Information and Communication Technologies (ICT) in an organizational learning process

1 . The massive introduction of ICT (Information and Communication Technologies) in organizations suggests an overall reflection on the individual and collective processes of knowledge acquisition. While the decentralization of organizations has grown significantly over the last ten years, the managerial literature suggests a reinforcement of this trend via electronic networks which, by encouraging the circulation of information, would strengthen the possibilities of autonomy in decisions (Kalika, 2000). In general, the boundaries of the organizations fade away while the frozen teams give way to shifting and temporary groups.

2 . Increasing the speed of information flow often appears to businesses as a promise of increased profits. So we sometimes seem to witness some frantic race of technology between leaders. The simple fact of possessing technological communication tools seems to be considered by many companies as a guarantee of success. However, we can only be dubious about the idyllic vision (Breton, Proulx, 1996) of some leaders who advocate technological mediation as a means of enriching interpersonal communications within the company. The idea of ​​a “better world” – an image vigorously denounced by Philippe Breton (Breton, 2000) – produced by ICT is strongly suggested in the speeches or writings on the subject.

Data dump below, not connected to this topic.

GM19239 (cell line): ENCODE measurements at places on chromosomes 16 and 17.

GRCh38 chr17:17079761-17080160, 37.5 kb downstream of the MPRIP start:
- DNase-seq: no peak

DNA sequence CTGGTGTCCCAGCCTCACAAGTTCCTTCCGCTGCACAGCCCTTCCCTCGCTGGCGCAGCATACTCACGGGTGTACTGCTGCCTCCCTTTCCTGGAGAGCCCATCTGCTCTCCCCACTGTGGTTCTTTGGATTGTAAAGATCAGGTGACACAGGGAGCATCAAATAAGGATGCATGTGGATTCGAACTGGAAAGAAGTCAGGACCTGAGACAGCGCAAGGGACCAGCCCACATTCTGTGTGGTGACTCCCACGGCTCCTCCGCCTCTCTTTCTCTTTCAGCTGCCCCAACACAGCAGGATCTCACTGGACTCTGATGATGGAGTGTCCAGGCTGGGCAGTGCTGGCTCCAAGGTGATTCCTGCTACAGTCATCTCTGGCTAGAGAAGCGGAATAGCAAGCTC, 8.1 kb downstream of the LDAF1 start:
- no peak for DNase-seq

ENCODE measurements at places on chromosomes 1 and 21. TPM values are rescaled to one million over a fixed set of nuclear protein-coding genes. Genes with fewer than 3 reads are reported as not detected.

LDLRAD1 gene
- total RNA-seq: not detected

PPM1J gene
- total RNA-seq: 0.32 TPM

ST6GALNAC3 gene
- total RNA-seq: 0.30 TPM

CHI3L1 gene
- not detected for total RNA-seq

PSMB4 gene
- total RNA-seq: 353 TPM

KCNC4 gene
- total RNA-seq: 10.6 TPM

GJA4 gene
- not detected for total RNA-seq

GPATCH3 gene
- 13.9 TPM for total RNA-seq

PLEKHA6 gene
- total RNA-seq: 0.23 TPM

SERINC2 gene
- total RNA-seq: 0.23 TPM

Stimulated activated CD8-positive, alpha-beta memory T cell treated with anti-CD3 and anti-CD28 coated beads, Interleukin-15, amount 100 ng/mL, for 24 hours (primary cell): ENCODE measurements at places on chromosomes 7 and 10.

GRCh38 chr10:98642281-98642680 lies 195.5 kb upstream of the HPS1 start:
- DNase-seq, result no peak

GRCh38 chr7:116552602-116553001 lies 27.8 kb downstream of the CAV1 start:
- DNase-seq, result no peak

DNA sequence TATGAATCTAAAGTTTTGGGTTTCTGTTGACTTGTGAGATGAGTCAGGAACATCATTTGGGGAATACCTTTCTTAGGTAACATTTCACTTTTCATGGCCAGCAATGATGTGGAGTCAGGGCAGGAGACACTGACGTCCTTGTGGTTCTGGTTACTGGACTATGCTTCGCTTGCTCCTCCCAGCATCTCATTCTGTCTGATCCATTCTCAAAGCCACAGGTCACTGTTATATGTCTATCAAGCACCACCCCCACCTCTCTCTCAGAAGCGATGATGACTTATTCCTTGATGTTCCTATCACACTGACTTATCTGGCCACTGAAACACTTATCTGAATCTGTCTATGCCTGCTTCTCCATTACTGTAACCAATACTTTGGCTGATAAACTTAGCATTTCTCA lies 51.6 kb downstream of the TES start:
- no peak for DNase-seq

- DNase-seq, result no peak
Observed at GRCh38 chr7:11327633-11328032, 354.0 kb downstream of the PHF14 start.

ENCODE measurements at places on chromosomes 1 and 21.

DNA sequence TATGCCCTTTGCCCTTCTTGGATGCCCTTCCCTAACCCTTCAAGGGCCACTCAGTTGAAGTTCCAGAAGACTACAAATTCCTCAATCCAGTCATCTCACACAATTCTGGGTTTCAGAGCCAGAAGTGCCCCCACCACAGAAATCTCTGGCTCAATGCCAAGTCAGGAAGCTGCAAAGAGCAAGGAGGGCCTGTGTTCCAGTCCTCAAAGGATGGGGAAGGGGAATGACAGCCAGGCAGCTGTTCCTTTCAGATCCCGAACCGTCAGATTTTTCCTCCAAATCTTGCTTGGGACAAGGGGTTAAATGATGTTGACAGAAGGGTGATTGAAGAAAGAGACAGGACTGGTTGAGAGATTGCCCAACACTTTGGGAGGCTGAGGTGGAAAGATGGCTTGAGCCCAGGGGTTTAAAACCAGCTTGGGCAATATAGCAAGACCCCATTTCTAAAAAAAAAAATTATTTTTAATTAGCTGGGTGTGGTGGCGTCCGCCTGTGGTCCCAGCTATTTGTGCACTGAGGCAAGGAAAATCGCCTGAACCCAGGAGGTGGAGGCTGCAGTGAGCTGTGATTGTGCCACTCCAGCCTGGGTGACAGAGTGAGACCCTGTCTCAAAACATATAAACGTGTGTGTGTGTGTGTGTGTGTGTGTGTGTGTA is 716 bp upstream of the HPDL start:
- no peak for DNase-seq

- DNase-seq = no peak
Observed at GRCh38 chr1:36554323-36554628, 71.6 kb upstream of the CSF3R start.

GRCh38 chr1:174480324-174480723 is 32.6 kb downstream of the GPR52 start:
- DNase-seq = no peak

3 . The intrinsic motivations of managers to use ICT appear to be more the result of a desire to increase productivity or to reduce easily identifiable costs, than structural changes that are difficult to quantify (Benghozi, Flichy: d’Iribarne, 2000). The introduction of ICTs in the exchange of knowledge within organizations nevertheless implies a reconsideration of organizational patterns. Similarly, the challenge of an organizational learning process via ICT is clearly not in the technicality of the tools but more in the use that is made of them.

4 . Also between a technicist approach of learning (the technique determines the functioning) and an organizational approach (the organization conditions the use), is it not preferable to take the path of emergence (Mucchielli, 2000)? This, the result of the interaction between technology and the use that is made of it – use of course depends on many factors such as the personality of individuals, their experience, the specificity of the entity, the reference culture, the style of management … – undoubtedly brings new knowledge.

5 . The production of new knowledge result both of the man / machine interaction and interpersonal interactions multiplied by the abolition of distances. As for the exchange of knowledge (Agostinelli, 1999). they would be reinforced by the range of ICTs available to actors such as EDI (Electronic Data Interchange). Finally, ICTs would help accelerate and sustain the process of building organizational identity.